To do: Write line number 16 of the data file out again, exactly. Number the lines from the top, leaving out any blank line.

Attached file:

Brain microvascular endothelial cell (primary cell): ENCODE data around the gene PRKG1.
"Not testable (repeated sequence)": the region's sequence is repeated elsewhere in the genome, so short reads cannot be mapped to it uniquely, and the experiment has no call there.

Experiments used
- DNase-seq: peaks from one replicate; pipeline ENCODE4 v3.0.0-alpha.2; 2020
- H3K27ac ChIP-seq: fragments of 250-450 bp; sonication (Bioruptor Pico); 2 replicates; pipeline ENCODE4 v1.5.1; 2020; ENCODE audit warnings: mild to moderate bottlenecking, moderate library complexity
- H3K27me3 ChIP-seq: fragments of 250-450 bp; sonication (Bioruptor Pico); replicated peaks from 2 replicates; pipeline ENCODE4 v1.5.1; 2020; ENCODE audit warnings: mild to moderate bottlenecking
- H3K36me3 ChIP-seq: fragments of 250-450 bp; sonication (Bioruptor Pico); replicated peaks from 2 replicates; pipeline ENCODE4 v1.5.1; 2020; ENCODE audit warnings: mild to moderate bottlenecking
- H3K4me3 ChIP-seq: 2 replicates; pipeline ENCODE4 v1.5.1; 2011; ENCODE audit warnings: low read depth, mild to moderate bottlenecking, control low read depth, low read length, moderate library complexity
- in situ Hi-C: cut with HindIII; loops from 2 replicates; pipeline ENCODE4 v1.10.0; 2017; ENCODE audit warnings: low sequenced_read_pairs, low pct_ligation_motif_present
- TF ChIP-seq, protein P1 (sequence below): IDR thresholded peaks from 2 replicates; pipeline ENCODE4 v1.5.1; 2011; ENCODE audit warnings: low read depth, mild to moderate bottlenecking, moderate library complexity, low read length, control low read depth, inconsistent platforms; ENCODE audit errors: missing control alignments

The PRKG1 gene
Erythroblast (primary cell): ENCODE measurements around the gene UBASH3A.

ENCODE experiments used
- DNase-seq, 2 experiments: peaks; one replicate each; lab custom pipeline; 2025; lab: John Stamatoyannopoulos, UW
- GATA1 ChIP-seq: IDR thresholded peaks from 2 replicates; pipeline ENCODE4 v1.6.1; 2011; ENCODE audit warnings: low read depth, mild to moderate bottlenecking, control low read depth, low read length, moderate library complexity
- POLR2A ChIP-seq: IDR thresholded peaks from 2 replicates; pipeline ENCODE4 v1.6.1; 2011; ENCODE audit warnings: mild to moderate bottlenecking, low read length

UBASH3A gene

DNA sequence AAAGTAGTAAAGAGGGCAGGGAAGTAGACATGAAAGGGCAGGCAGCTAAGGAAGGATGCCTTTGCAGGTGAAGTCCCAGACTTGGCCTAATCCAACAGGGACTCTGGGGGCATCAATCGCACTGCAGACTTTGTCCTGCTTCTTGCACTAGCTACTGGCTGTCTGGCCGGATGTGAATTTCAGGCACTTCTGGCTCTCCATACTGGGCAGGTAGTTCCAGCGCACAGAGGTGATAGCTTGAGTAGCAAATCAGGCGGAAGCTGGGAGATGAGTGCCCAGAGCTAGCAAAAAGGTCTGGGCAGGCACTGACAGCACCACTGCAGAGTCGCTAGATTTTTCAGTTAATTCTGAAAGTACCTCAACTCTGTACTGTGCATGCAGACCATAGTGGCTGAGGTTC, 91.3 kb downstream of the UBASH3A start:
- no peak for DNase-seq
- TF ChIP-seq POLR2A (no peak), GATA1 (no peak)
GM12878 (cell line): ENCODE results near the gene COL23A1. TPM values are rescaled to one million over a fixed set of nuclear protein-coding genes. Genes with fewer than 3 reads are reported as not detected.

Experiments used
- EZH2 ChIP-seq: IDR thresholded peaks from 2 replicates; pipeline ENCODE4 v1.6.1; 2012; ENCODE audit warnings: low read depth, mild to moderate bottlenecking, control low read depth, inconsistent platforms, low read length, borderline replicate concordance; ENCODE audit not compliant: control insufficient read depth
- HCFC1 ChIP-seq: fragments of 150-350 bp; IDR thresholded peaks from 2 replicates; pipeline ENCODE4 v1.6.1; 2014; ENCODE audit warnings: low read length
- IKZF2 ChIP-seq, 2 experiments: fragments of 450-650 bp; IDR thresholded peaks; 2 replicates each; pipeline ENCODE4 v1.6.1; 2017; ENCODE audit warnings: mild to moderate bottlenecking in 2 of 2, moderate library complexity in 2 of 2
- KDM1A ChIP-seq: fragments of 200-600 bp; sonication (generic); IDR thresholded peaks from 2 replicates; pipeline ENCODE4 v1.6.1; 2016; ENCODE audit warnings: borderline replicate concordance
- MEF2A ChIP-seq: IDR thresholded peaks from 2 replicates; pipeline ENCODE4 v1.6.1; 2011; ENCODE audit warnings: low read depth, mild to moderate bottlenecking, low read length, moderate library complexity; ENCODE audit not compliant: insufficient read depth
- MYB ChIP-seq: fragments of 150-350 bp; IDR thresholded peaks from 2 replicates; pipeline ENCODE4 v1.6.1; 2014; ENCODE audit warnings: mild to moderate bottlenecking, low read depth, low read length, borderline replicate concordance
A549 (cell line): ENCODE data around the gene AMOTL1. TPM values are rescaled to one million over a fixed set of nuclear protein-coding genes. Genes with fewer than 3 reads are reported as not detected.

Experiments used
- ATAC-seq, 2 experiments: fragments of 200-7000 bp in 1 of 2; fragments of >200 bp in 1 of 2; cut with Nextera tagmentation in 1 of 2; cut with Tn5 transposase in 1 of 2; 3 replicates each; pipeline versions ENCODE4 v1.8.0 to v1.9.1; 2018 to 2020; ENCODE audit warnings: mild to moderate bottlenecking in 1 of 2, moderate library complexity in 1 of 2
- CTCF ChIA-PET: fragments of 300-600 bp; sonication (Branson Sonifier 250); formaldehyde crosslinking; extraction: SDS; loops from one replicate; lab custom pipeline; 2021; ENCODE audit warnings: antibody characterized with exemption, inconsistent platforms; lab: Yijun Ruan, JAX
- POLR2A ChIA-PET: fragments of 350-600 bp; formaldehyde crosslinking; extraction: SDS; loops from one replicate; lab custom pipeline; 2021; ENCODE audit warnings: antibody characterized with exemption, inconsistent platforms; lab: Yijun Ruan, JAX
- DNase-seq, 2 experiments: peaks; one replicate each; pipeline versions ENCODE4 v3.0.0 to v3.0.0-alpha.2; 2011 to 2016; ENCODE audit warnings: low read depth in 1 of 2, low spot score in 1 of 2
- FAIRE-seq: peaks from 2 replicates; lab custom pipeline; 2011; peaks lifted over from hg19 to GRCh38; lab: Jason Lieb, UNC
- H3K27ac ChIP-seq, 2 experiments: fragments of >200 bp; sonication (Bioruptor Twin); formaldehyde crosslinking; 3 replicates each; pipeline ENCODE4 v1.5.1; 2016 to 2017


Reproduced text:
- POLR2A ChIP-seq: IDR thresholded peaks from 2 replicates; pipeline ENCODE4 v1.6.1; 2011; ENCODE audit warnings: mild to moderate bottlenecking, low read length